Last Updated on January 1, 2021 by monica chan
Eta was a category 4 Hurricane when it hit the Atlantic coast of Nicaragua. The wind speed hit as high as 240 km/h, enough to pull trees from their roots and flatten flimsy housing.
The rain that accompanied it caused floods that washed away livelihoods and lives; about 100 are counted dead at the time of writing, a number that’s set to increase over time.
Many of the impacted countries have coffee and cocoa farms, and some of these have been impacted significantly. Potentially 30% of Nicaragua’s Coca crops have been affected, and 15-20% of El-Salvador’s coffee harvest is at risk.
In Honduras alone, we have seen estimates from UNICEF of 1.8million people being displaced and, we suppose, homeless. 1.5 million children are listed as affected by the storm.
The damage to lives is immediate, but the damage to those depending on their harvest such as cocoa will linger for some time. Many farms are flooded and have simply lost their crops.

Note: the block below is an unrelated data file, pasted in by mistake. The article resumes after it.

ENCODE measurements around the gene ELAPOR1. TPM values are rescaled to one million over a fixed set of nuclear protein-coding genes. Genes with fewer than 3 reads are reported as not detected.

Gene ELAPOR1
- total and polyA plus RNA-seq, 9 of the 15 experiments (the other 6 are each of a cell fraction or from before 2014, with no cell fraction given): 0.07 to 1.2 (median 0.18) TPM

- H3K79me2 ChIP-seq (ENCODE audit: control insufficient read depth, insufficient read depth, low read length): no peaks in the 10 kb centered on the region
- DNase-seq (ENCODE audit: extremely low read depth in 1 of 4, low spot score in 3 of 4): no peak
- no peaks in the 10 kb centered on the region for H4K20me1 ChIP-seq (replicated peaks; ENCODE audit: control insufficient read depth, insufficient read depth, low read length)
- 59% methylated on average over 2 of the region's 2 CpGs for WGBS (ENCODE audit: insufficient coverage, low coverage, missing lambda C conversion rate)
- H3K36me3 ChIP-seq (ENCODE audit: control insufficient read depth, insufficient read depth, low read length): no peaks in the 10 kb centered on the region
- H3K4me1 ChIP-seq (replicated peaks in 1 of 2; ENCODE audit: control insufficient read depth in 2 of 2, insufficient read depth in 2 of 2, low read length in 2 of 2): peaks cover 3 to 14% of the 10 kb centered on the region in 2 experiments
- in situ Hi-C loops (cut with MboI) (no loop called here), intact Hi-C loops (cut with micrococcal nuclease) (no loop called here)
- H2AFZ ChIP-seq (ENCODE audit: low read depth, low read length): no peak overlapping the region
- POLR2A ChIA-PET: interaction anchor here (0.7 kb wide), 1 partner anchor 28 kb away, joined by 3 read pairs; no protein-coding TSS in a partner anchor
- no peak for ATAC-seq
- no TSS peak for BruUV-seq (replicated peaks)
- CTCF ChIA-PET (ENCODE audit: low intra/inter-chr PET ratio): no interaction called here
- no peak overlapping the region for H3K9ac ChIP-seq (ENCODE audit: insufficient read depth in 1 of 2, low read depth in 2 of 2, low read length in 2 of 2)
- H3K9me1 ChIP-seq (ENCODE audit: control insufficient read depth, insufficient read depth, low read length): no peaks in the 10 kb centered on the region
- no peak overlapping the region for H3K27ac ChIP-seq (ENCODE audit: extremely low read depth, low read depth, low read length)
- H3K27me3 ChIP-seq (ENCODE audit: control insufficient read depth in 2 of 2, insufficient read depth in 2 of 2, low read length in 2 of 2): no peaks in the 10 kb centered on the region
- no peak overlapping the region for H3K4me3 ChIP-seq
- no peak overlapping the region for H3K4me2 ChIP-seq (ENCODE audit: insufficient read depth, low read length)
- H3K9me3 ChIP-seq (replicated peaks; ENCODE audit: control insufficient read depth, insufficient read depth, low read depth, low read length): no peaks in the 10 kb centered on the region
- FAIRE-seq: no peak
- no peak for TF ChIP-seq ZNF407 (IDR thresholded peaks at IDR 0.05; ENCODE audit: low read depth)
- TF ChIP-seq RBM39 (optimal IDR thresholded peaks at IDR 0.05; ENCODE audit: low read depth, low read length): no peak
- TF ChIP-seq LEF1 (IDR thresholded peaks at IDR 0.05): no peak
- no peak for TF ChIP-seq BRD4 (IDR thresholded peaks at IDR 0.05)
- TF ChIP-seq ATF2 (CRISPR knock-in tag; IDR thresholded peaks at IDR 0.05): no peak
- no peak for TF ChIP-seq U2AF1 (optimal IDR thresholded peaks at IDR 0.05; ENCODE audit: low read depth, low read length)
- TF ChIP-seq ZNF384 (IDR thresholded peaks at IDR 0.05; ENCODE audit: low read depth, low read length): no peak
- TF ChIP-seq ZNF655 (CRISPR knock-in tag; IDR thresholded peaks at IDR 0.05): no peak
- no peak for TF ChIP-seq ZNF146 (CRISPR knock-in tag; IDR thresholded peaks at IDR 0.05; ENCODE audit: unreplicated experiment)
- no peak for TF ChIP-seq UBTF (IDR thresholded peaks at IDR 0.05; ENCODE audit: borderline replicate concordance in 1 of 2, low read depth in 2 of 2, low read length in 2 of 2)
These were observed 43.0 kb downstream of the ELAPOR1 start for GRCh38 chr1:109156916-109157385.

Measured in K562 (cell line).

The storm moved on from Nicaragua to Honduras and Guatemala before going back out to sea and making its way to the coast of the USA.
In Guatemala we believe 200,000 people have been impacted, many of those again are farmers whose lands are now flooded and destroyed, along with buildings and other infrastructure. 30,000 people in Guatamala are living in temporary housing shelters.
Fairtrade reported that a number of their certified organisations have lost either crops or important infrastructure. These include APODIP, ASOBAGRI, CIPAC, FEDECOCAGUA.
The status of some other organisations are undetermined as they are out of contact at the moment.